A better measure for a better system

How should we measure ‘well-being’?

One of my intellectual interests relates to how evaluation and social indicators can focus our collective attention on the problems that need to be addressed, setting better benchmarks toward which we should aspire.

And one of my great passions is around reducing political, economic, and social inequality, to build toward a more just future.

And, here, these two worlds align.

Because we need some better measures of how we’re doing.

I don’t mean the U.S. poverty line, although clearly that needs to be revamped.

But, here, I’m thinking more of the underlying issue, not poverty but what creates the conditions for it.

We need a better measure than Gross Domestic Product per capita, because, clearly, an increase in GDP doesn’t always translate to an increase in well-being.

Look at how much more we spend on incarceration today, which is tied to an increase in GDP, when it’s clear that people aren’t benefiting from that particular outlay.

We have the Gini coefficient, which measures inequality, although, perhaps not surprisingly, it doesn’t hold much cachet with policymakers or even pundits in the U.S.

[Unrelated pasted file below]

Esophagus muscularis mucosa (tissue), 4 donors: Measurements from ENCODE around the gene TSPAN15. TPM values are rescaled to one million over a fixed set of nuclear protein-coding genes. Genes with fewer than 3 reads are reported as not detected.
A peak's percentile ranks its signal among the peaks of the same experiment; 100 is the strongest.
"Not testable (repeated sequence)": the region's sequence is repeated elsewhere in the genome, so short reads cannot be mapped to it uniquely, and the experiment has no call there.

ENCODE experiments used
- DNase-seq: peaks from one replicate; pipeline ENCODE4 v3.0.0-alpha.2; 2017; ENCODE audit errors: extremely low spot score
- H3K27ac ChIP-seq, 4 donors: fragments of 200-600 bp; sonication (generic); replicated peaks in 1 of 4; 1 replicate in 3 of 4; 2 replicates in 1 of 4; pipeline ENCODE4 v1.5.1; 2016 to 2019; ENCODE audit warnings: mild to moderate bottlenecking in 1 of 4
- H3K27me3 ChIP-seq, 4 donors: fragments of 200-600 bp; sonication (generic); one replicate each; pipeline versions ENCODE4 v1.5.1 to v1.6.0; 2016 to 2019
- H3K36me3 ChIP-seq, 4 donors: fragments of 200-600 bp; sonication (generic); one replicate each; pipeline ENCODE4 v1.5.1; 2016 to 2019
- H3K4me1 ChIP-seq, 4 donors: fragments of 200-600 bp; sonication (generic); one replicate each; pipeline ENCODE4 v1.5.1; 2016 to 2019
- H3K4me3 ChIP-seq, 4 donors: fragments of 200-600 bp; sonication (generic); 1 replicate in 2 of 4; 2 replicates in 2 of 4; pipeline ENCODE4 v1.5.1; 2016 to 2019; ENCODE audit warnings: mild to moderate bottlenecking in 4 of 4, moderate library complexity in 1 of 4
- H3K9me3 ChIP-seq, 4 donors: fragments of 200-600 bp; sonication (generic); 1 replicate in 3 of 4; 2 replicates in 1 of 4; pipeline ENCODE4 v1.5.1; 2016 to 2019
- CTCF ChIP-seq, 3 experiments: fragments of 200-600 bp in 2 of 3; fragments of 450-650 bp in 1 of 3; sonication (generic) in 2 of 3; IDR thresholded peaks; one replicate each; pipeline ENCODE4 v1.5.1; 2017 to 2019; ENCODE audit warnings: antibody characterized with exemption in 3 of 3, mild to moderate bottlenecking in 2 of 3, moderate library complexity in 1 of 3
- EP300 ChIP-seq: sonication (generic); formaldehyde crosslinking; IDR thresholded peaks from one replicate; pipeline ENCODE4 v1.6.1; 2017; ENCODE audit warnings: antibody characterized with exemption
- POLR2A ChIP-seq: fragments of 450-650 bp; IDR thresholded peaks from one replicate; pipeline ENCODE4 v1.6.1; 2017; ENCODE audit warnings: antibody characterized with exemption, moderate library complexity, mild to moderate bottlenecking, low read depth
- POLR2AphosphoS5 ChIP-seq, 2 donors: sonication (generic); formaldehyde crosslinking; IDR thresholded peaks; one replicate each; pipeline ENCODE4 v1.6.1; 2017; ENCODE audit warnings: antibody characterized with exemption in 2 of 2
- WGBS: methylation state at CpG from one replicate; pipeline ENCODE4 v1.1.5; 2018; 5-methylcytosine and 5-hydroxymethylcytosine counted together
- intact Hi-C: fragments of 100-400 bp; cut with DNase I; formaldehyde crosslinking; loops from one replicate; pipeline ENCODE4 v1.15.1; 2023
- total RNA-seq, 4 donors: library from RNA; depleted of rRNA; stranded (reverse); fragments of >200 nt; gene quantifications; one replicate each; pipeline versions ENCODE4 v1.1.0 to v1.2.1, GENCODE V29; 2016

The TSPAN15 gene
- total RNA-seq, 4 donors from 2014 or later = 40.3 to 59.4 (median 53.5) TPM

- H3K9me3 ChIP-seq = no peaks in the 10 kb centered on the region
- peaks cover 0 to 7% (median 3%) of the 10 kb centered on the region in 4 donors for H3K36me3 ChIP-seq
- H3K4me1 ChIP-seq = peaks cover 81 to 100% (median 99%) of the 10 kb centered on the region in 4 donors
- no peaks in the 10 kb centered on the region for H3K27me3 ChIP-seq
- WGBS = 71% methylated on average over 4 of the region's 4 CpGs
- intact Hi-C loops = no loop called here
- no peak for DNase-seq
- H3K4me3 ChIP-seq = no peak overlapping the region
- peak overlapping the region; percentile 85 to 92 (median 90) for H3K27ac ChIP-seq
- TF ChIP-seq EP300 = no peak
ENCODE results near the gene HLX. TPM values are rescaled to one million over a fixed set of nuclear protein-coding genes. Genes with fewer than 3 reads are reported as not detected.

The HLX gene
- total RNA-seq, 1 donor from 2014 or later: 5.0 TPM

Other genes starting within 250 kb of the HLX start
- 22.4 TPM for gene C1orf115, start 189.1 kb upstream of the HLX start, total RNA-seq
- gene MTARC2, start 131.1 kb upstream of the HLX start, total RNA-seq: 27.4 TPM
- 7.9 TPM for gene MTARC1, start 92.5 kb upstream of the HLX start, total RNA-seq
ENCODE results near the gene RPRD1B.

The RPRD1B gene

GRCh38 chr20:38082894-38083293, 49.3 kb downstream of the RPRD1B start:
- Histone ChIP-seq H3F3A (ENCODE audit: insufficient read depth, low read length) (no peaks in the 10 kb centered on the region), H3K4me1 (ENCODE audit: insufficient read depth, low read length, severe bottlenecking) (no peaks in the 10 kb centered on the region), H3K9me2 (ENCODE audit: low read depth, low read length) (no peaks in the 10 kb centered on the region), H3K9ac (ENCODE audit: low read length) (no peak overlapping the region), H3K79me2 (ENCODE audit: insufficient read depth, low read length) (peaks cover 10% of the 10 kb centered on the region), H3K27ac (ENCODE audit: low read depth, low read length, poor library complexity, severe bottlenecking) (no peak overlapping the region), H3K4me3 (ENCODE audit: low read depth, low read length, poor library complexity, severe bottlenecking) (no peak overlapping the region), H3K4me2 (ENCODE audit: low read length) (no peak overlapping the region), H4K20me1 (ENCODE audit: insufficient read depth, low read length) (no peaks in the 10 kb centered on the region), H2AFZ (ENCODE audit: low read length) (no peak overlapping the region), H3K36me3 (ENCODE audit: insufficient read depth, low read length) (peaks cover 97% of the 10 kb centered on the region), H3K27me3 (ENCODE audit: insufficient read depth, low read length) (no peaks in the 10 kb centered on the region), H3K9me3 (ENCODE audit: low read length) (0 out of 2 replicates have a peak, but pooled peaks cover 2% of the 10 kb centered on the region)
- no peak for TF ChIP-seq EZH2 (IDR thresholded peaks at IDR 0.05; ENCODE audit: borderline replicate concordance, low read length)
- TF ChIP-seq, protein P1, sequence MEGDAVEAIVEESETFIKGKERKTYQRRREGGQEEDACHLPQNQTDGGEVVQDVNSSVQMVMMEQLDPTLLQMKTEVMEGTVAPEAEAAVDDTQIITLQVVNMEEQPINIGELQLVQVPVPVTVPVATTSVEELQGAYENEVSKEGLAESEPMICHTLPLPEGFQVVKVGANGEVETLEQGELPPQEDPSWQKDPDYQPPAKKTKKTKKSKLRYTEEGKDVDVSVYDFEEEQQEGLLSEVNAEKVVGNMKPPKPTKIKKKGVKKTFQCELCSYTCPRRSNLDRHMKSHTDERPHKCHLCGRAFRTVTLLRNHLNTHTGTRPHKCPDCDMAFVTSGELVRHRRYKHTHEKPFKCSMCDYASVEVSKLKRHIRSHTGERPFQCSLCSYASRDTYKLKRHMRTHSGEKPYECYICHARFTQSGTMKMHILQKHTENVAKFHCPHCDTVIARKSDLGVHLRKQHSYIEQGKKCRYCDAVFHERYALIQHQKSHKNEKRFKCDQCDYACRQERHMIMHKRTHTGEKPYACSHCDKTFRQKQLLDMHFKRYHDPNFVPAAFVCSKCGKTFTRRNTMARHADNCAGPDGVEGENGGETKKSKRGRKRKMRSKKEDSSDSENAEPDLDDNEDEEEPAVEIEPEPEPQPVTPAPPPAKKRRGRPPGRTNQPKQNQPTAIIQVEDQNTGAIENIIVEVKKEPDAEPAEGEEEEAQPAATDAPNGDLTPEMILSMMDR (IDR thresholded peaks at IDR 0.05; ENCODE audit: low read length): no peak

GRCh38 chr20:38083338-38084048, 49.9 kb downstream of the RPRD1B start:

Something like the 20/20 ratio, which compares how well the bottom 20% are doing, compared to the top 20%, would be even more helpful, I think.

Or the Hoover index, which calculates how much redistribution would be needed to achieve total equality.

I’m certainly no economist–or mathematician–but an indicator that could clearly indicate a person’s likelihood of leaving poverty, or leaving the bottom 20% or so, could, if inserted into our understanding about our economic system, help to crack the myth of ‘rags to riches’.

So why do we use GDP per capita, when it so clearly fails to capture so much of what we really need to know, and distorts so much of the picture?

There are better measures out there, and we certainly have the technical capacity to shift to them, or even to develop something else, if we really wanted.

I can only conclude that our stubborn clinging to something woefully inadequate has much to do with how we come out looking relatively good according to that measure, and pretty blatantly unequal according to others.

If we’re not winning, after all, we can always move the goalposts.

But I think that, while metrics are surely not everything, having better measures would really help.

You manage to what you measure, after all, and, if we had some consensus about what we were working toward, we’d at least have a shot at getting there.

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